Multi-domain Analysis of Tubulin Organization
The spatial organization of intensity distribution within individual cells was then analyzed in an object of interest image, using annular domains (as in
A population analysis of the effect of various microtubule-targeting drugs on the spatial organization of tubulin was next performed, determined with annular domains. The data are plotted as bar graphs of mean tubulin fluorescence (
The data obtained in the experiments shown in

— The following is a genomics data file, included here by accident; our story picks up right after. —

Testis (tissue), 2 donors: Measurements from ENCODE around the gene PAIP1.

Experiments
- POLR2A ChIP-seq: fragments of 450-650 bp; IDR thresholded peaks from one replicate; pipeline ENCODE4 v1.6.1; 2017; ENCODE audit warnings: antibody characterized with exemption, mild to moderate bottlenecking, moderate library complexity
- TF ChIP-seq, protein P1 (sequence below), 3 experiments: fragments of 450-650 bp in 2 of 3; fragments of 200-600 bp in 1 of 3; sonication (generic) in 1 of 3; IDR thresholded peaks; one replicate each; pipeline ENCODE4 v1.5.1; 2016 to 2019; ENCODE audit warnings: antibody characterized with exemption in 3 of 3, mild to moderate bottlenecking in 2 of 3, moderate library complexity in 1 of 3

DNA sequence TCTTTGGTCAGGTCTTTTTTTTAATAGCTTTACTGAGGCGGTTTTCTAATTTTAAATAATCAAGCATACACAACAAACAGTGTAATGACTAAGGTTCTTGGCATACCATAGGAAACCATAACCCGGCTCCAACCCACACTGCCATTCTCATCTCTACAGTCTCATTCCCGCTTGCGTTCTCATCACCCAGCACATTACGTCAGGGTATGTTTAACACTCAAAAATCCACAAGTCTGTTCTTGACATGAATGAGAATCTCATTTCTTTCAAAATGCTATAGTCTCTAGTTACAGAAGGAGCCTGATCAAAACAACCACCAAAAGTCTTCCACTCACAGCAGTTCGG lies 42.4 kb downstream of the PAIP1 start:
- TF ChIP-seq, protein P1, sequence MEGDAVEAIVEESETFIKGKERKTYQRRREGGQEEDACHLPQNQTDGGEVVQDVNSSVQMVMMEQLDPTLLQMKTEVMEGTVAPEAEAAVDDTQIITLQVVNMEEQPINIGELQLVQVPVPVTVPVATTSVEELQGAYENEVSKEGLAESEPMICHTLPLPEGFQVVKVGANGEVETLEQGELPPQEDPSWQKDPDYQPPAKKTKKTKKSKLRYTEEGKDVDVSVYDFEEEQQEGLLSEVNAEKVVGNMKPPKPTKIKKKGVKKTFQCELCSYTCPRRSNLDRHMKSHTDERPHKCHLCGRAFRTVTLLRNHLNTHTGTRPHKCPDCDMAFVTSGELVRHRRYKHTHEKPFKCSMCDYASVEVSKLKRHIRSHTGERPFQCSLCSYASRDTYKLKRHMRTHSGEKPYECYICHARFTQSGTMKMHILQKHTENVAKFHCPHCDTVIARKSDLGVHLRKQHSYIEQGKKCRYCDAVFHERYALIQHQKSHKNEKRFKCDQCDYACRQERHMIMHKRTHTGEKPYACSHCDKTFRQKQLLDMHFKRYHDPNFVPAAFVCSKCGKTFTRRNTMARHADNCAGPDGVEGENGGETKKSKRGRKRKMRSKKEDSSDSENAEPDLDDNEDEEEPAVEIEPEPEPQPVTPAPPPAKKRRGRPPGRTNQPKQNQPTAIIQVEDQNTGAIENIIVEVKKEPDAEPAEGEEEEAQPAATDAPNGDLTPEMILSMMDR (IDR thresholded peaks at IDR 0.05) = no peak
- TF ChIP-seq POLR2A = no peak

The effect of various treatments on angular tubulin organization, within a single perinuclear annular domain was next tested. Cells were either left untreated or treated with paclitaxel, nocodazole, or vinblastine. A single annular domain was generated around each nucleus, based on a single dilation of the nuclear perimeter. The annular domain was then divided into 24 angular domains, each angular domain covering 15 degrees of the nuclear circumference. Within each angular domain, two to four measurements of mean pixel intensities were made and averaged to determine the tubulin intensity within the domain. Data points were represented as the average pixel intensity in each angular domain, plotted against the radial angle, with each cell in the field represented by 360 degrees in the x axis of the graph, and domains numbered clockwise based on the angle of rotation, starting from the highest intensity value measured for each cell. Above threshold “peaks ” in intensity distributions, determined relative to the median tubulin intensity for all the angular domains analyzed in the control cell population are identified as “spots” in the images, and represent areas where tubulin is concentrated. In our experiments, control cells had 3 spots on average, paclitaxel treated cells 4 spots, nocodazole-treated cells 2 spots, and vinblastine-treated cells has 3 spots.